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Innocence That Disturbs The Mind In 'Lamb'

Courtesy photo
Oona Laurence stars as 'Tommie' in LAMB.

Although it’s been a couple of weeks since the South By Southwest Film Festival ended, I can’t stop thinking about Lamb. The film, based on the prize-winning novel by Bonnie Nadzam, is about David Lamb, an emotionally adrift middle-aged man who forms a curious friendship with Tommie, an 11-year-old girl, following the death of his father, and in the aftermath of his own divorce. Sensing she’s just as lonely and neglected as he, Lamb convinces her to join him on a road trip to the wilderness, to a cabin that he once spent time in as a boy.

You can easily be forgiven if you think this is going to go to a bad, bad place. I did. And I was, and still am, conflicted over my own reaction to the film and its slippery protagonist, who made me very, very uncomfortable. When I spoke to the film’s director and star, Ross Partridge, I was a little relieved to find out I wasn’t alone.

“I was conflicted about some of the choices ‘Gary’ was making,” Partridge said, referring to the film’s protagonist by the name he goes by with Tommie. “He’s spiritually adrift,” Partridge continued. “He’s so damaged that he’s trying to do anything to connect.”

Early on in the movie, Lamb plucks Tommie (played strikingly by Tony winner Oona Laurence) off the street in front of her friends to prove a point. He could have kidnapped her right then and there, and she should be more careful. He drops her off at home, where Tommie barely registers on her parents’ radar.

“The connection that he sees in her is the child that he sees in himself,” Partridge elaborated, “… the child that didn’t get the nurturing, that didn’t get the love.”

Partridge continued by explaining David Lamb’s background  story. “The son that had to come home to a house where his brother, literally, was so neglected [by his father] that he slept behind a gas station and finally disappeared; the pain and the hurt and the lack of guidance in his life that’s brought him to this place  … You can easily judge him as an adult … but looking at this man, you start to understand that he’s not quite a fully realized adult.”

While David/Gary’s words and actions may seem innocent enough to him (as a lamb?), to most adults they’re downright dangerous. “You are special,” he tells Tommie. “You are so beautiful.”

Giant. Red. Flags.

David invites Tommie to play hooky, join him in his hotel room for TV watching, and eventually hit the road to experience nature. Over and over again, he reminds her she’s free to leave any time she wants.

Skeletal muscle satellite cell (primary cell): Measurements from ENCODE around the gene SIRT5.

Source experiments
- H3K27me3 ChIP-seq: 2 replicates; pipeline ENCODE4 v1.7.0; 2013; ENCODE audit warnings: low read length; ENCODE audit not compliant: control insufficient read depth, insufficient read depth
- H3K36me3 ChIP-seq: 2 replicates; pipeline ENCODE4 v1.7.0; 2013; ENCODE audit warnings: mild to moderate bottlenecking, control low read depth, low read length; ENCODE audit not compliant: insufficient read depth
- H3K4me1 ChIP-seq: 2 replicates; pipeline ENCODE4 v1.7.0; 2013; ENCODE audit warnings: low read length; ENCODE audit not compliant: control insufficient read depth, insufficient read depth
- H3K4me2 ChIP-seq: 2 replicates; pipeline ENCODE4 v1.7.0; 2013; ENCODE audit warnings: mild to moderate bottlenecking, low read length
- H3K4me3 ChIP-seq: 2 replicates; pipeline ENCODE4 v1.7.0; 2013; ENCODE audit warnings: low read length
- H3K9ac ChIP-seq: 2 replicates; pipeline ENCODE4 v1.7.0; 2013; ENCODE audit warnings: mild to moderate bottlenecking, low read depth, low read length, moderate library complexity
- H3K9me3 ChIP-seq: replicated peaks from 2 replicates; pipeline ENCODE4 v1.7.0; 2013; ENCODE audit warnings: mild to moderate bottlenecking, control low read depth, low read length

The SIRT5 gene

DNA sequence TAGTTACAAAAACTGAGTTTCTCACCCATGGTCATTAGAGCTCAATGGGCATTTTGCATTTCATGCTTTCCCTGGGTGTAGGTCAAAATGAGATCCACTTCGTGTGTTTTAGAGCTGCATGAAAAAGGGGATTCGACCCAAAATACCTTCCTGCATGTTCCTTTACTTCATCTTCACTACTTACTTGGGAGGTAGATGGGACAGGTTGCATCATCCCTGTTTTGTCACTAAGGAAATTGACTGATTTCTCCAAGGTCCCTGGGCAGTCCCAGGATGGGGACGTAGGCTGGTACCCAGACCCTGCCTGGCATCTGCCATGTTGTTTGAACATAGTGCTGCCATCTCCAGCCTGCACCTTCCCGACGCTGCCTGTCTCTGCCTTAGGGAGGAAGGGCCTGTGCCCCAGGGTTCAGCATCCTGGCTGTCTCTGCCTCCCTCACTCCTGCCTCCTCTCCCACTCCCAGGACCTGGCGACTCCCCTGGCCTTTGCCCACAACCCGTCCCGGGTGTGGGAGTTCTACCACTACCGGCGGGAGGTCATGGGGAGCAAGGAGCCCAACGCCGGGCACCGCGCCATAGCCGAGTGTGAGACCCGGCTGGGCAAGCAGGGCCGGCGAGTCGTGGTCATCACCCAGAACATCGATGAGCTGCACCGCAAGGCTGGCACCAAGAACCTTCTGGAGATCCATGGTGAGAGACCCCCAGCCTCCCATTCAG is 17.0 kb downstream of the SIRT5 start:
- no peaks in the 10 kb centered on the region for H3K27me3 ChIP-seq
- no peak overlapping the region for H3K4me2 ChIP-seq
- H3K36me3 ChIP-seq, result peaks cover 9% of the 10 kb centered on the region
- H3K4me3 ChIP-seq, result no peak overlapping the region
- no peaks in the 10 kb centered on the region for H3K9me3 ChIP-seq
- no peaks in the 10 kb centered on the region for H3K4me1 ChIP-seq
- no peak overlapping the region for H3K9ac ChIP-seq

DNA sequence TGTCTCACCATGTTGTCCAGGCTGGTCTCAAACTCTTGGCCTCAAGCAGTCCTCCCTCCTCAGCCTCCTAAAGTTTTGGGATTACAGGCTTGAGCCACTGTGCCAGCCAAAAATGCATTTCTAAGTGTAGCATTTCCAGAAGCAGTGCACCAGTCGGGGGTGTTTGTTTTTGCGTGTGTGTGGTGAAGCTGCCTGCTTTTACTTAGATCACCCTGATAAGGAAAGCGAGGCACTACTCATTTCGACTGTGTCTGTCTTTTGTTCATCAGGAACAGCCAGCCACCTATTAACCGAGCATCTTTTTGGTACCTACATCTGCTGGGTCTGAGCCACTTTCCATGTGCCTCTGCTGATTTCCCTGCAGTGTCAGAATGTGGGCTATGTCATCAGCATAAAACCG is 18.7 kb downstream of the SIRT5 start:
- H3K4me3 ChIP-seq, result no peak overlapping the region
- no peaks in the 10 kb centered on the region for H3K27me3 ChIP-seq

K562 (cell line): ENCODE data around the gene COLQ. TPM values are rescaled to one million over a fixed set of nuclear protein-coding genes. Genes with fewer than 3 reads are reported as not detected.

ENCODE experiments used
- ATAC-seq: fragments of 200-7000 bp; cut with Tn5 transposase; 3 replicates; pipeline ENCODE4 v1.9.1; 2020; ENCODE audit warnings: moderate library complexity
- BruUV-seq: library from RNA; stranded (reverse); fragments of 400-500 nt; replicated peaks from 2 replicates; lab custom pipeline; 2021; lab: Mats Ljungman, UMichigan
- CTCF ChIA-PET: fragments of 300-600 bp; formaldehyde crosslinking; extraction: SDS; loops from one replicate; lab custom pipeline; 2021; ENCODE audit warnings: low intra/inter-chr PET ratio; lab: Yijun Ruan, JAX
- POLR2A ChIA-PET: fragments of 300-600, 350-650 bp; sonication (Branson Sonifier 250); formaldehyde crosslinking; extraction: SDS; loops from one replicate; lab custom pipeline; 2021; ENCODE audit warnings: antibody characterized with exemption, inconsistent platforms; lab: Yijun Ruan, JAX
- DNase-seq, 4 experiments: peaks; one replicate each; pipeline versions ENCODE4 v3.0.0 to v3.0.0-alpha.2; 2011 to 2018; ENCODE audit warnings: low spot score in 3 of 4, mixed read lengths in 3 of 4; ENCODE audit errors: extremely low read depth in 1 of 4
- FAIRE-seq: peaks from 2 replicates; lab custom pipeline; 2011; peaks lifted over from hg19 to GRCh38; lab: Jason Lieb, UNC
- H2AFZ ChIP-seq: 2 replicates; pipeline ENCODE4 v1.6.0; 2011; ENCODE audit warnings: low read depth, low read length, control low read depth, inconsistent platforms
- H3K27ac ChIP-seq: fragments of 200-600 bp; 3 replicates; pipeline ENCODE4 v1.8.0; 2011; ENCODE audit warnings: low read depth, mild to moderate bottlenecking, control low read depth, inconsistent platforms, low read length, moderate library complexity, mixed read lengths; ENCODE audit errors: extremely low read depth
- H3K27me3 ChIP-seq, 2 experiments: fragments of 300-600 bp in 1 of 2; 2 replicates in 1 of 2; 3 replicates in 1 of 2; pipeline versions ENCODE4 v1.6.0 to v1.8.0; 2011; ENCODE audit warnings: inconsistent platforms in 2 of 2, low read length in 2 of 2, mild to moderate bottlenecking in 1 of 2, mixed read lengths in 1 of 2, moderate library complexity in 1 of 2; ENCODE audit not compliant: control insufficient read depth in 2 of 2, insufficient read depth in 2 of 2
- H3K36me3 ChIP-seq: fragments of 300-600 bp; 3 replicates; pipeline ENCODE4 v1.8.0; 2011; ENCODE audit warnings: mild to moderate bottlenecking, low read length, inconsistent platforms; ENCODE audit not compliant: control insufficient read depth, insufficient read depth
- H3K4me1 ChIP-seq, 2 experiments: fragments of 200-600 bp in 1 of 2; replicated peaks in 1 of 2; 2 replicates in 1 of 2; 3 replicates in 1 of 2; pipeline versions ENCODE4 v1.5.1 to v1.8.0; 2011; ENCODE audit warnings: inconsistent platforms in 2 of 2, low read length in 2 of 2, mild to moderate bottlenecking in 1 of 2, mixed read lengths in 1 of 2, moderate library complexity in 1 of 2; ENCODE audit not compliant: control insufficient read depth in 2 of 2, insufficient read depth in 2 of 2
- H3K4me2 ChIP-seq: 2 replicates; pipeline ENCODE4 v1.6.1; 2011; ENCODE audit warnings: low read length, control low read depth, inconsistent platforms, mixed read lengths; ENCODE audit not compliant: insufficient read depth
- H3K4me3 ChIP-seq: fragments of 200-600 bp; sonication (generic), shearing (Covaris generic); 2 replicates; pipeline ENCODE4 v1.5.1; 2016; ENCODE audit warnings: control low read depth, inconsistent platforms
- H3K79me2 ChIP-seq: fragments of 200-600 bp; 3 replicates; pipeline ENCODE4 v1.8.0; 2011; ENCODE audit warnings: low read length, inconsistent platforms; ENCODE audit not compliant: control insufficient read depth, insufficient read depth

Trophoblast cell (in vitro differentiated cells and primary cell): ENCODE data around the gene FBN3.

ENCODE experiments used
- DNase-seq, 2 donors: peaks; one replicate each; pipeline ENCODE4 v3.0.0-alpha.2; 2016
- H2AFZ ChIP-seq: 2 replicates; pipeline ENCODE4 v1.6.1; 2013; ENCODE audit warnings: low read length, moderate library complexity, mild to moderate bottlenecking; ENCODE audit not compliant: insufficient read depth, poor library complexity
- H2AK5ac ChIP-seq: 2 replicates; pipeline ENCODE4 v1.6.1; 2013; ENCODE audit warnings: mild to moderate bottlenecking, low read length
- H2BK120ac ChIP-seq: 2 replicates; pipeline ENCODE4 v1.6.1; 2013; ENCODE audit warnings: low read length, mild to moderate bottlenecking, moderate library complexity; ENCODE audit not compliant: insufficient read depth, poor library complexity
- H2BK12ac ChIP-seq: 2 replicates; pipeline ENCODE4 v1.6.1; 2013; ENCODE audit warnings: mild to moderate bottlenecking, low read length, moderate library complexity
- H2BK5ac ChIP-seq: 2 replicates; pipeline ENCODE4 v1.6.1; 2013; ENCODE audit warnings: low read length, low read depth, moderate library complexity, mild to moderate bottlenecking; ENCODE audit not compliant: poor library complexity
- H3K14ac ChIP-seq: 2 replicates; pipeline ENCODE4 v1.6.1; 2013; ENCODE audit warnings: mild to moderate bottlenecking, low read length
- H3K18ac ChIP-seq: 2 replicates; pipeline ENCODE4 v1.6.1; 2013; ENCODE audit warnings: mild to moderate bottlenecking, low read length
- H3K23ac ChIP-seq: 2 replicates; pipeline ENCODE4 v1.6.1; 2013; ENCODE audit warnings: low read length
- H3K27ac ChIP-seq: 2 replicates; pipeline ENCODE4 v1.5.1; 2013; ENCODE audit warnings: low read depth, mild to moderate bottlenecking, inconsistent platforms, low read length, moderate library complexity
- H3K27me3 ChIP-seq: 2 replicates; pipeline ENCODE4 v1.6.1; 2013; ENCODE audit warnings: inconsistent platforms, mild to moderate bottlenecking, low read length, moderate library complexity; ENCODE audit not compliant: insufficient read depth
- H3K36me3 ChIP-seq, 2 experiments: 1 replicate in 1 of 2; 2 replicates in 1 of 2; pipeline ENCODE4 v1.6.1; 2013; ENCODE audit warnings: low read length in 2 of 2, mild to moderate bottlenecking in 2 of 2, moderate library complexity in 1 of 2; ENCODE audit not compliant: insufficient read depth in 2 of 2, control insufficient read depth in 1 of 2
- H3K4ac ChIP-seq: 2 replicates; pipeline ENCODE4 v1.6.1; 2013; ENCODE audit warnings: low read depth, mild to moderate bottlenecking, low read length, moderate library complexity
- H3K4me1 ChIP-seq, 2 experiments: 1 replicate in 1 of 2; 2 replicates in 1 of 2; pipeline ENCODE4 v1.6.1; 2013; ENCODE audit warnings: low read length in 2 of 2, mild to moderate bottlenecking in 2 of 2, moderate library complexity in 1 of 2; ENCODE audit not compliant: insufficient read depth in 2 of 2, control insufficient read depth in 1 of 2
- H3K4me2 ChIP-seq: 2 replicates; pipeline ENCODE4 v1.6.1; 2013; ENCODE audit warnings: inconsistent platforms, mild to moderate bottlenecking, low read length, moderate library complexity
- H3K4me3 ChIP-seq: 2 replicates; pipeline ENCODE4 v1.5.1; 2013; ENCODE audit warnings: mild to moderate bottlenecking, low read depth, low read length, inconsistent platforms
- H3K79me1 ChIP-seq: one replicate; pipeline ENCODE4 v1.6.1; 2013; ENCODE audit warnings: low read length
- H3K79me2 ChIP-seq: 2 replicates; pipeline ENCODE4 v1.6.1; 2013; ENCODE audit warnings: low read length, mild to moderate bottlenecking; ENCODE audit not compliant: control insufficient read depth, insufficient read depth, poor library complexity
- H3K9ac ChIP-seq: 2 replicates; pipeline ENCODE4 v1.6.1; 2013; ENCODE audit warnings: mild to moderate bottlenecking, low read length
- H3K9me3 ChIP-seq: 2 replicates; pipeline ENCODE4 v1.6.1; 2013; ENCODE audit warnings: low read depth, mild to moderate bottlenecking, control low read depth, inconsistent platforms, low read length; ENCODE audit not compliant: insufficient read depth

Both Partridge and his young co-star Laurence, all of 11 years at the time of shooting, deliver intense, piercing performances. Never was I less than convinced that their relationship wasn't genuine — and wholly inappropriate. When the two finally separate, it’s painful for a myriad of reasons. “We shot that scene on the second day, and she brought so much life to it,” Partridge remembers.

Credit Nathan Cone / TPR
Ross Partridge and Jennifer Lafleur.

Co-producer Jennifer Lafleur concurred. “She was so committed to the story and the characters. We had to convince her to take breaks and go home, and not stay on set every second.” Acknowledging the sensitive material in the film, Lafleur added, “[Oona’s] father became a great confidant and touchstone for Ross during the shooting.”

Even as I continued my conversation with Partridge and Lafleur, I still couldn’t help but feel, perhaps they did too good a job. Maybe Lamb plays with the audience’s fears a little too much for its story about broken people trying to make a connection to get across without hindrance, without a disturbing definition to it. I wondered if different audience members had different reactions to the film. Partridge said he’s been surprised so far.

“It seems … women are far more compassionate about [the movie] than men. Maybe it’s just a female, nurturing kind of quality. Young women seem to really identify ... and seem very compassionate towards Lamb and his trajectory. And older women and men go back and forth," Partridge said, noting that many men have had a strong, angry reaction.

I took a breath, and told him my daughter was turning 10 in a few days … But I’m still thinking about this movie.


Nathan has been with TPR since 1995, when he began working on classical music station KPAC 88.3 FM, as host of “Tuesday Night at the Opera.” He soon learned the ropes on KSTX 89.1 FM, and volunteered to work practically any shift that came his way, on either station. He worked in nearly every capacity on the radio before moving into Community Engagement, Marketing, and Digital Media. His reporting and criticism has been honored by the Houston Press Club and Texas Associated Press.